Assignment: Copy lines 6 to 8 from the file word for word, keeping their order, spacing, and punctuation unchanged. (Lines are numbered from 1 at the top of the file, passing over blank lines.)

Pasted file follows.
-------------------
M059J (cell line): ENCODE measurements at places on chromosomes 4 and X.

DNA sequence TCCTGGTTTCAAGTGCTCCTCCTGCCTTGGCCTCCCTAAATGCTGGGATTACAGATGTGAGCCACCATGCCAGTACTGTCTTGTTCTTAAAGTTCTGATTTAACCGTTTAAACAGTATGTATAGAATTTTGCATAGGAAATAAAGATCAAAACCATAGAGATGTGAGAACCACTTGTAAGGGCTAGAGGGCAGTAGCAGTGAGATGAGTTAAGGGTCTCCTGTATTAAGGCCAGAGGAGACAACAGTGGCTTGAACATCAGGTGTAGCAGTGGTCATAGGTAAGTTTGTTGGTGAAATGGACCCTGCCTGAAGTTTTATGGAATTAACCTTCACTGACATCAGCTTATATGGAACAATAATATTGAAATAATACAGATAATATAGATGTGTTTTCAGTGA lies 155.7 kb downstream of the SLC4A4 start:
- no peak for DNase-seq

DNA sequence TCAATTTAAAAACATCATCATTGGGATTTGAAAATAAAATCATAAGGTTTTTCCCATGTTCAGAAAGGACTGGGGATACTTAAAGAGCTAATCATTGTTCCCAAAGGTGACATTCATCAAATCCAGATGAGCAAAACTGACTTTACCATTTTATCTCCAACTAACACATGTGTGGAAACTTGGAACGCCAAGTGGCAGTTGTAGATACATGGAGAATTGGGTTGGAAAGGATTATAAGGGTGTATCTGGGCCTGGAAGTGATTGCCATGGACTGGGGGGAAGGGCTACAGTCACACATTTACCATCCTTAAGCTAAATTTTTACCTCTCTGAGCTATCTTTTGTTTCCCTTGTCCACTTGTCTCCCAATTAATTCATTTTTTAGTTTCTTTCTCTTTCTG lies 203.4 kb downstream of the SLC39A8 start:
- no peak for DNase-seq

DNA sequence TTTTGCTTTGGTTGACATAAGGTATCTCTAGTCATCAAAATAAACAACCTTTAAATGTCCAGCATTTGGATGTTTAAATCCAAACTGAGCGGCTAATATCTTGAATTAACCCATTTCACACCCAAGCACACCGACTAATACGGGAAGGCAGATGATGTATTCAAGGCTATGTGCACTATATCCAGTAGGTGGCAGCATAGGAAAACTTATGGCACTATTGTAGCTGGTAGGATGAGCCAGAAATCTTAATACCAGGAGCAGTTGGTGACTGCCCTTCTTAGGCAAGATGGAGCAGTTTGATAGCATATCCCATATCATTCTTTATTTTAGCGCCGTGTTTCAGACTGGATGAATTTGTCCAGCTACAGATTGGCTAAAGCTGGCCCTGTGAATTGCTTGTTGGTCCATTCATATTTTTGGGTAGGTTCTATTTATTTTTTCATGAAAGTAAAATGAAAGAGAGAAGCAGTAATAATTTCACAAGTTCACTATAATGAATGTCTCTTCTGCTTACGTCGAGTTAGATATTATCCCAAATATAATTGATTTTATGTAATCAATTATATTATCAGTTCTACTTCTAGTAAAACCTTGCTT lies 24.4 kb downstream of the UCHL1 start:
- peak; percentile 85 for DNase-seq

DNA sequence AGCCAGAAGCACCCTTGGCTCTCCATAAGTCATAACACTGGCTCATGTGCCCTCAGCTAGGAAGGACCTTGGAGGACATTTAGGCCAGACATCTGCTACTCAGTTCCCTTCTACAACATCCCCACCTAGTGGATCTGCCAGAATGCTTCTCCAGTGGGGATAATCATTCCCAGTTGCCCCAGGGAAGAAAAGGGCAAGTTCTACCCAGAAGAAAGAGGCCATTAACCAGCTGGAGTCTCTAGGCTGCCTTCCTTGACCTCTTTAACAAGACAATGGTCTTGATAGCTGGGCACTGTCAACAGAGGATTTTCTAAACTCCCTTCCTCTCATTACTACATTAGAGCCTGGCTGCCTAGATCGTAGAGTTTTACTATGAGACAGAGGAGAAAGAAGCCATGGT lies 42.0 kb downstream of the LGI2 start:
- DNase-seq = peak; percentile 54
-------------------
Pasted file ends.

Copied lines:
DNA sequence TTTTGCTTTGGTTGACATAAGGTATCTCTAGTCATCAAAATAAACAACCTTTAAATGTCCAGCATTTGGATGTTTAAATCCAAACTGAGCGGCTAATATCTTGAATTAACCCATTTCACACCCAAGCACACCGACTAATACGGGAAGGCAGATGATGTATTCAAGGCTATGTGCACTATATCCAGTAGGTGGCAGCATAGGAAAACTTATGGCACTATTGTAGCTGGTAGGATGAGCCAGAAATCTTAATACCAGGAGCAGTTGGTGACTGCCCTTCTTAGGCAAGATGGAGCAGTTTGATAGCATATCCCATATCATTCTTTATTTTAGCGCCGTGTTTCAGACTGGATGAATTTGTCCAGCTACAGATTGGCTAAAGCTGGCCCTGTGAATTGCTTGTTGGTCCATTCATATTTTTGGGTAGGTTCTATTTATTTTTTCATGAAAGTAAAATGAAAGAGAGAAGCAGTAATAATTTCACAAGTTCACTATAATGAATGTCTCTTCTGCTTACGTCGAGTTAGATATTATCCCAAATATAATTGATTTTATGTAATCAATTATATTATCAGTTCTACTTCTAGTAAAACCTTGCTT lies 24.4 kb downstream of the UCHL1 start:
- peak; percentile 85 for DNase-seq

DNA sequence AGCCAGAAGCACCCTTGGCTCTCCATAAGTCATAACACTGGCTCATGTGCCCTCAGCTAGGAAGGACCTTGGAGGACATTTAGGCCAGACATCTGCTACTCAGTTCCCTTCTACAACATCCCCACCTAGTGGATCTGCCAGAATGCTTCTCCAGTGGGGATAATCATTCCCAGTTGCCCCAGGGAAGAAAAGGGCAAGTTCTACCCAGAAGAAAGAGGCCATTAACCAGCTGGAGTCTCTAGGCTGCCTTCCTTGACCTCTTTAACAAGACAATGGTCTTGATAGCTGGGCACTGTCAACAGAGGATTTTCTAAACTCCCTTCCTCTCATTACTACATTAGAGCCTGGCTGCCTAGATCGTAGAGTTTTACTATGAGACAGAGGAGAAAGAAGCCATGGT lies 42.0 kb downstream of the LGI2 start: